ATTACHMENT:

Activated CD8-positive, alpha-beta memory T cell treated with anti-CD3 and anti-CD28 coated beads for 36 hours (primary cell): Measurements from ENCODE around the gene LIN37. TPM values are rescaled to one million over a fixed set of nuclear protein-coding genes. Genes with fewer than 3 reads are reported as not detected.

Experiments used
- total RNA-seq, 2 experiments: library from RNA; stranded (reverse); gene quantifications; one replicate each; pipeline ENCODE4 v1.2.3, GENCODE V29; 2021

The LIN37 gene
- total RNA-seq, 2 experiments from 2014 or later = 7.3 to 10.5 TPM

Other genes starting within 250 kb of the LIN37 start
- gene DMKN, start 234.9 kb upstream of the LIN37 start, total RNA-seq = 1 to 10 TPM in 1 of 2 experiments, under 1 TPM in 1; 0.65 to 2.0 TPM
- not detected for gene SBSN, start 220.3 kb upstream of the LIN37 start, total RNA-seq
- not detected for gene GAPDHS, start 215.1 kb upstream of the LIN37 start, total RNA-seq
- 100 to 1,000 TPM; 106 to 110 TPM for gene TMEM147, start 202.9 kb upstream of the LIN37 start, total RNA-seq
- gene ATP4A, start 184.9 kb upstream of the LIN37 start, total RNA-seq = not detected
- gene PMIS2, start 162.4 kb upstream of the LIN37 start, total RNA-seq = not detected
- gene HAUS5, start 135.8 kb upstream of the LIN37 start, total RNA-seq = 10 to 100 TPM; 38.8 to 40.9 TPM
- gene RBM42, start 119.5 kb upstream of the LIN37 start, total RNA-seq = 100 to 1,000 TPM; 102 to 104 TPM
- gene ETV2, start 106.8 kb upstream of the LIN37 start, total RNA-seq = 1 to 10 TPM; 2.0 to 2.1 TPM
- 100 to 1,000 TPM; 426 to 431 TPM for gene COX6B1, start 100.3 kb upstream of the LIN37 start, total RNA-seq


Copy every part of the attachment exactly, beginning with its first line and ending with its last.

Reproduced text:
Activated CD8-positive, alpha-beta memory T cell treated with anti-CD3 and anti-CD28 coated beads for 36 hours (primary cell): Measurements from ENCODE around the gene LIN37. TPM values are rescaled to one million over a fixed set of nuclear protein-coding genes. Genes with fewer than 3 reads are reported as not detected.

Experiments used
- total RNA-seq, 2 experiments: library from RNA; stranded (reverse); gene quantifications; one replicate each; pipeline ENCODE4 v1.2.3, GENCODE V29; 2021

The LIN37 gene
- total RNA-seq, 2 experiments from 2014 or later = 7.3 to 10.5 TPM

Other genes starting within 250 kb of the LIN37 start
- gene DMKN, start 234.9 kb upstream of the LIN37 start, total RNA-seq = 1 to 10 TPM in 1 of 2 experiments, under 1 TPM in 1; 0.65 to 2.0 TPM
- not detected for gene SBSN, start 220.3 kb upstream of the LIN37 start, total RNA-seq
- not detected for gene GAPDHS, start 215.1 kb upstream of the LIN37 start, total RNA-seq
- 100 to 1,000 TPM; 106 to 110 TPM for gene TMEM147, start 202.9 kb upstream of the LIN37 start, total RNA-seq
- gene ATP4A, start 184.9 kb upstream of the LIN37 start, total RNA-seq = not detected
- gene PMIS2, start 162.4 kb upstream of the LIN37 start, total RNA-seq = not detected
- gene HAUS5, start 135.8 kb upstream of the LIN37 start, total RNA-seq = 10 to 100 TPM; 38.8 to 40.9 TPM
- gene RBM42, start 119.5 kb upstream of the LIN37 start, total RNA-seq = 100 to 1,000 TPM; 102 to 104 TPM
- gene ETV2, start 106.8 kb upstream of the LIN37 start, total RNA-seq = 1 to 10 TPM; 2.0 to 2.1 TPM
- 100 to 1,000 TPM; 426 to 431 TPM for gene COX6B1, start 100.3 kb upstream of the LIN37 start, total RNA-seq